Prevent acidosis: low blood pressure can result in low perfusion, which means cells aren’t getting enough oxygen so they switch to anaerobic respiration, which produces lactate. This is converted to lactic acid, which is responsible for the acidosis seen in hypovolaemic shock in trauma. How do you know if a patient is acidotic without a blood gas showing the pH? The resp rate: unless there’s a chest injury or infection, a high respiratory rate in a sick patient is often due to acidosis – they hyperventilate to blow off CO2 (an acid) to try and correct the pH. Once acidotic, blood clotting is impaired, hence worsening coagulopathy and bleeding. However studies have shown that when acidosis was treated with sodium bicarb, outcomes were worse, despite the pH being normalised. This suggests acidaemia may offer some protection against hypoxia, allowing cells to cling on to what little function they can. The take home point at this time is that while acidosis is bad it is simply a marker of the severity – we shouldn’t try and treat the acidosis per say, but fix the problems that are leading to it i.e. stop the bleeding.
Keep warm: hypothermia disrupts cellular function and clotting factors, which causes more bleeding, which causes more hypotension, which causes more acidosis, which causes more coagulopathy, which causes more bleeding… circling the drain. Using warm fluids, getting warm blankets on, removing wet clothes, getting patients out of the cold and the wind, are vital pre-hospital measures to prevent the lethal triad.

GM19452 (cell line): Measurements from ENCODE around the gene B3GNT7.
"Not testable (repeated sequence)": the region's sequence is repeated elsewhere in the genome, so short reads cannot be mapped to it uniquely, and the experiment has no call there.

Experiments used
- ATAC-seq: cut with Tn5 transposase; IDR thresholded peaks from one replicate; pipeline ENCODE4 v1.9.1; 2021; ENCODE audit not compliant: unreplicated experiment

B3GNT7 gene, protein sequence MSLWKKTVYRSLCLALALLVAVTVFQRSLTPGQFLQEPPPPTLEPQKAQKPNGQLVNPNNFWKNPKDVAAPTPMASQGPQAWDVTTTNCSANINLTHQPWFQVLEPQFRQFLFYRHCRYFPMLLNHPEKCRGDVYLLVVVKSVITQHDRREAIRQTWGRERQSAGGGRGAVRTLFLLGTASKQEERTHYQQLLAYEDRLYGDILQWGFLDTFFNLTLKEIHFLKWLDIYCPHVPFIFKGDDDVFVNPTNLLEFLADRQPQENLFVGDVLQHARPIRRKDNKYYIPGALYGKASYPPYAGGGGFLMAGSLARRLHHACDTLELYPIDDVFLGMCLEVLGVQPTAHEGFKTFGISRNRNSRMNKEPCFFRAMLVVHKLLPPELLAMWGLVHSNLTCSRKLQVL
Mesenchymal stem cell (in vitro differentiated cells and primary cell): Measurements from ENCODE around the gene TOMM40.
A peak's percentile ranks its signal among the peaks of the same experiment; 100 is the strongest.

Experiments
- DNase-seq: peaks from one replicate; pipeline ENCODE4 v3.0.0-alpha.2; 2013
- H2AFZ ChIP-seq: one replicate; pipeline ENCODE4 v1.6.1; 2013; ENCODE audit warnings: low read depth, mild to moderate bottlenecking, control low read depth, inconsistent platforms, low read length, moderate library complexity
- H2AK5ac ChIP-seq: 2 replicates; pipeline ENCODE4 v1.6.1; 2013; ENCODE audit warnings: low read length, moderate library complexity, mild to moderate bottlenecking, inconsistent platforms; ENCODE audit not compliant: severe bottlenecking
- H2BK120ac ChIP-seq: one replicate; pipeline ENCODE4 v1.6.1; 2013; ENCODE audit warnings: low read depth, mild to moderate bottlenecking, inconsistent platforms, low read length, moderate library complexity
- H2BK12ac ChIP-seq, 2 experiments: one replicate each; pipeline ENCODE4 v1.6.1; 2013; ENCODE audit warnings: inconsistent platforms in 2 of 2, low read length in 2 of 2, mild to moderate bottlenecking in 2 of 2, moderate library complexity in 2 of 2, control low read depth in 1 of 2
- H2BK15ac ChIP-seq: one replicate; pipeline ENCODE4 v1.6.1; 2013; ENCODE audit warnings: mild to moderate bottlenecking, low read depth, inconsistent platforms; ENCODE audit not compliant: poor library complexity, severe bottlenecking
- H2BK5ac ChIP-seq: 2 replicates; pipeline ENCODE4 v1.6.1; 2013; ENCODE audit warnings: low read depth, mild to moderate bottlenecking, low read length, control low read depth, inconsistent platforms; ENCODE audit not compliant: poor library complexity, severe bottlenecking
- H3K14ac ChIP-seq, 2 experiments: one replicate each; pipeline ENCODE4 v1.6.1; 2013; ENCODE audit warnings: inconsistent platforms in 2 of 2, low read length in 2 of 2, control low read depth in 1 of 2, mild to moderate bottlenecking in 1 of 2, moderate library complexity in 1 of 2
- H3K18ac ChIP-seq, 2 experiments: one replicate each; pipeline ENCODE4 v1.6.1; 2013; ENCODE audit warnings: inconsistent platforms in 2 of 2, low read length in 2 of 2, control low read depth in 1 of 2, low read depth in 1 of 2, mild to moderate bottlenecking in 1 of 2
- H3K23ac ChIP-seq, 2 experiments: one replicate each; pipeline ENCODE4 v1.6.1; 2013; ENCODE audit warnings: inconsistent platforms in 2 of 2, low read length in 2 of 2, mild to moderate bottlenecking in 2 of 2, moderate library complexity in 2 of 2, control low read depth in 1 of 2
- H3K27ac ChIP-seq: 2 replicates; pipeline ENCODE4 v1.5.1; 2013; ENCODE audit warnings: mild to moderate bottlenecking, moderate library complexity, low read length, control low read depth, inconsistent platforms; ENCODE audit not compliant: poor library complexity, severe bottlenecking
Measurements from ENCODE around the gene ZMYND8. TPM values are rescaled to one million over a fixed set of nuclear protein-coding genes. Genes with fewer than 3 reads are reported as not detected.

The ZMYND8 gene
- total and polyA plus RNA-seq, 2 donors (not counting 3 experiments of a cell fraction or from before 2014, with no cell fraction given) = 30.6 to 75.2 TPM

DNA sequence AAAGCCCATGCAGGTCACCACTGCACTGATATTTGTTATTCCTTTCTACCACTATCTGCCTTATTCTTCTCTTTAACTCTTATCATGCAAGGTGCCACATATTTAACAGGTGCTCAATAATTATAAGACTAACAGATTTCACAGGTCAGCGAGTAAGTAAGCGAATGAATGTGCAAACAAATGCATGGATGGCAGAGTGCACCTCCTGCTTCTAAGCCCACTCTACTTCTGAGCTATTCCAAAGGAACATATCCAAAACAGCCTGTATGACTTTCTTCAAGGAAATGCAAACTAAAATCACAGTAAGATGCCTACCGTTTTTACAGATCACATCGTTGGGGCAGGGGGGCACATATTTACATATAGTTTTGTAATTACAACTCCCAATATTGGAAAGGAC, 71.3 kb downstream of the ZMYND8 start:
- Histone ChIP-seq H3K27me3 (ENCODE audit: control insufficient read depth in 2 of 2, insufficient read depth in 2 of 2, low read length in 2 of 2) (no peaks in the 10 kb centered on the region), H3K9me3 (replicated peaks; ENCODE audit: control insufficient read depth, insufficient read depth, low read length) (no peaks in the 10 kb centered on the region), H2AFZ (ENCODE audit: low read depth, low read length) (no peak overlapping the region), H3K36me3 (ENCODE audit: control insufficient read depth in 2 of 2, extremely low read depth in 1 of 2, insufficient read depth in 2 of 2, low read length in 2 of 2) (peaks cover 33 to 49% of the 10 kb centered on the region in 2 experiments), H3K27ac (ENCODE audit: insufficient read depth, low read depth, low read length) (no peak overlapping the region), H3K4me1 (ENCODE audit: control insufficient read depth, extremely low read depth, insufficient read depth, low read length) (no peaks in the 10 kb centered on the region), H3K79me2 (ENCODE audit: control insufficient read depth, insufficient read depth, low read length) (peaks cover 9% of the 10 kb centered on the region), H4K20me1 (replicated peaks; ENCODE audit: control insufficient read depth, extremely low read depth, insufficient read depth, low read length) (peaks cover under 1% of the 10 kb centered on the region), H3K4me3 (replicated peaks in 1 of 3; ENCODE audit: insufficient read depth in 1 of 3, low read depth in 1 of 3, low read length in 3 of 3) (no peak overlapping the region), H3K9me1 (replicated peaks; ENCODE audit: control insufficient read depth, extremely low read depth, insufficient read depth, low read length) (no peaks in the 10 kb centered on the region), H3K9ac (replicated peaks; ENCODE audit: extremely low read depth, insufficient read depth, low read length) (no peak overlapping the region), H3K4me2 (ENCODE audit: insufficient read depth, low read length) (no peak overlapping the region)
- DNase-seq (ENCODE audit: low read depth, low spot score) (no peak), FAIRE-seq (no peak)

3. Damage control surgery
Scoop and run: address immediate life threats only. The longer the multi-trauma patient spends in the field getting cold, getting hypovolaemic, getting coagulopathic, the worse their outcome. They need warmed blood products, lab-guided resus and early surgery.
Damage control surgery: minimal intervention, just enough to stablise the patient to get them to ICU where their physiology can be addressed. Organs are partially resected, stapled, packed, decontaminated, covered with fibrin sealants and the abdomen is left open with a plan to return to theatre in 24-36hours time if the patient is stable.
Take home points
Lots of opinions on damage control resus around – it’s a tricky thing to get right and requires a whole team approach.
Pre-hospital measures definitely make a huge difference – simple things done early and done well. Keep them warm, stop the bleeding, avoid crystalloids, don’t worry about a low BP if they’re conscious and have pulses (with all the caveats mentioned above).
Don’t forget everyone’s welcome at the hospital trauma round 0730-0800 every Friday (unless it’s public holiday) in the Oncology lecture theatre – turn up to ED at 0720 and someone will be heading that way if you don’t know where it is.
As always, come and chat if you’ve any questions or feedback!